The common reason given as to why there is no Talmud Bavli on most of Seder Zeraim or Seder Taharot (only the tractates of Berachot and Niddah are represented) is that the Amoraim were based in Bavel (Babylonia) and lived after the time of the destruction of the Temple. Therefore, the laws pertaining to the agriculture and land of Israel (Zeraim) did not apply, and neither did the laws of ritual purity (Taharot). Yet almost all of Kodashim has Talmud Bavli on it; the Amoraim clearly discussed Zevachim, Menachot, etc. even though there was no Temple. Now I am aware of the verse that says "U'Nshalma Parim S'fateinu," indicating a special concept of reward for discussing and studying sacrifices, even when they can't be brought (i.e. since there is no longer a Temple). However, we also are rewarded for studying laws that no longer apply like Zeraim and Taharot, so why did the Amoraim not discuss them the way they did Kodashim?
I think the answer to this lies in the Talmud's origins. It presents itself as a series of discussions, but it wasn't as if Abaye and Rava were having an argument while someone took notes. What really happened was that the positions of the Tannaim and Amaraim were incorporated within lectures given in Babylonian yeshivot and programs like yarchei kallah. These lectures followed the Mishna, but they didn't necessarily cover all the Mishna - just like today, different programs or academies would have a study cycle that covered different bits of it. The source material was transmitted and refined over literally hundreds of years until it became a huge, dense corpus of discussions that was the basis for the Talmud. It was eventually redacted (by the Savaraim) and that's the Talmud we have today.
So why is there no Talmud on most of Taharot? Well, recall the Talmud's origins - it documented the course of study in the Babylonian academies. If there were no courses on a chapter of the Mishna there would be nothing to be redacted, and if there only a few courses the material may have been too brief to justify its own tractate and been included elsewhere.
I realise that this answer just pushes the question back a step - why were there courses on most of Kodshim and not on Parah? I suspect it was a snowball effect that started because there was initially more demand for courses on particular tractates. This created a corpus of material on the tractates that had been studied, which justified further courses and eventually led to this material being redacted in separate tractates.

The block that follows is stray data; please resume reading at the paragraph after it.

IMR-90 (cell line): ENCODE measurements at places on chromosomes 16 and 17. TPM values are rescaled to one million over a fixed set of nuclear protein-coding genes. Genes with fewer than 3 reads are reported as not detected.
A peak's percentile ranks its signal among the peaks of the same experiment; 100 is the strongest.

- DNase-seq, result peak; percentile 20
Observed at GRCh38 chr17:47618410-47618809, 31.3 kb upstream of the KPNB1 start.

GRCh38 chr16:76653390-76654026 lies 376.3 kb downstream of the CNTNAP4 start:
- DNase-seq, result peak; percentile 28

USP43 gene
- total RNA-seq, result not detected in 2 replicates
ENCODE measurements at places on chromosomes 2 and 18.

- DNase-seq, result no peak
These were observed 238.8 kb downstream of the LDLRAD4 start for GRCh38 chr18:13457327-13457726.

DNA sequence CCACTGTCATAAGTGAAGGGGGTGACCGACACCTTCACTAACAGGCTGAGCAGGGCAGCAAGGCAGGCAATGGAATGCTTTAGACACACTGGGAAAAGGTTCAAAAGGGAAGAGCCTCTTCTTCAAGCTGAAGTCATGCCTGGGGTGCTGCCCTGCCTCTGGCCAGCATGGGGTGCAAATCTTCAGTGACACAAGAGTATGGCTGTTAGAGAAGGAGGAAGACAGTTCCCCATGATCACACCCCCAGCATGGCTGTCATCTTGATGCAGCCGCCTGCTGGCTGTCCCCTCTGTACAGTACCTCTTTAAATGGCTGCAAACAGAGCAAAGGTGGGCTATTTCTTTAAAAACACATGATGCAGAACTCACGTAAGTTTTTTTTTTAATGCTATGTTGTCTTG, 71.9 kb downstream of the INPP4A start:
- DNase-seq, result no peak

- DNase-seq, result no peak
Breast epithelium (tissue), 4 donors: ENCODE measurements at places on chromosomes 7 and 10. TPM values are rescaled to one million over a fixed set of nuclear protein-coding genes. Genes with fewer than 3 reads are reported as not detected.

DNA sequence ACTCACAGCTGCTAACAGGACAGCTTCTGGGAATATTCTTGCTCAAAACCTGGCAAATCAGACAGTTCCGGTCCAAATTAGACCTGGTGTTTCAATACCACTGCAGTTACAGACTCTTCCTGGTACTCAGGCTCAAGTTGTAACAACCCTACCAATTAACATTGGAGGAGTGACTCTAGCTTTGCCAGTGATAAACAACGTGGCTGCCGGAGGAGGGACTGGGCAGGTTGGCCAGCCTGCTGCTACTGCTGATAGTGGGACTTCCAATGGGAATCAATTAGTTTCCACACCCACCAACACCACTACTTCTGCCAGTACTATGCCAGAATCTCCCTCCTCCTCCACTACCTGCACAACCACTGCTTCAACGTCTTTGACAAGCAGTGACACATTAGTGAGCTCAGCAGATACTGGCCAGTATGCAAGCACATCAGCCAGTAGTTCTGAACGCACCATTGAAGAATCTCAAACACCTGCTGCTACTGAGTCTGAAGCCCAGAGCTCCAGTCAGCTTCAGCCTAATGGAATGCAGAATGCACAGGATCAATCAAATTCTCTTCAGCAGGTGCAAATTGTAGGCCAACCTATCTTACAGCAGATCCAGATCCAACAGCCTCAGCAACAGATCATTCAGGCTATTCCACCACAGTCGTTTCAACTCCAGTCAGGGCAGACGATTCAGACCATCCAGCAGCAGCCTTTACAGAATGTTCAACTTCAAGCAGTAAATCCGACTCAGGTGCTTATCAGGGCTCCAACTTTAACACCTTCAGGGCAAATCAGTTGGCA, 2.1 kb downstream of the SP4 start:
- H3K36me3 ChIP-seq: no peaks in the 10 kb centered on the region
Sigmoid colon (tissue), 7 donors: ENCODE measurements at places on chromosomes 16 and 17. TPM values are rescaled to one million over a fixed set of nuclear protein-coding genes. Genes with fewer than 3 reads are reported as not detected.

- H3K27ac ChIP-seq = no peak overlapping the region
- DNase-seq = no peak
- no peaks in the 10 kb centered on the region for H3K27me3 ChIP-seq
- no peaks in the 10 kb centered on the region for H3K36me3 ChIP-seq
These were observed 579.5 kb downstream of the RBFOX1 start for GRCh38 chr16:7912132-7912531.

Incidentally, this very likely explains the mesechtot ketanot like Sofrim and Semachot: they contain material that was treated separately by only some yeshivot, so you end up with specialised tractates even though a lot of the discussion is included elsewhere in the Talmud. So from the fact that there is no masechta Parah we can surmises that there was no regular course of study on it. On the other hand, there was so much material on Nezikin that it had to be split into three courses (First Gate, Second Gate, Third Gate).
The simplest reason is that the main topic matters of Zeraim and Taharot are only pertinent to those who live in the land of Israel. Zeraim (apart from Berachot, which is included in the Bavli) deals with agricultural laws, all of which are primarily relevant for those residing in Israel. Taharot (aside from Niddah, which is included in the Bavli) also only really mattered in Israel, especially when the Beit haMikdash (temple) was still standing. Thus, (as Joe points out), the bulk of Zeraim and Taharot were not taught as units in Bavel (as opposed to the academies in Israel, the discussions of which became the source material for the Talmud Yerushalmi).
It is worth noting that mishnayot and beraytot from Zeraim and Taharot are quoted throughout the Talmud Bavli, whenever they are needed as related material for discussions germane to the topic at hand.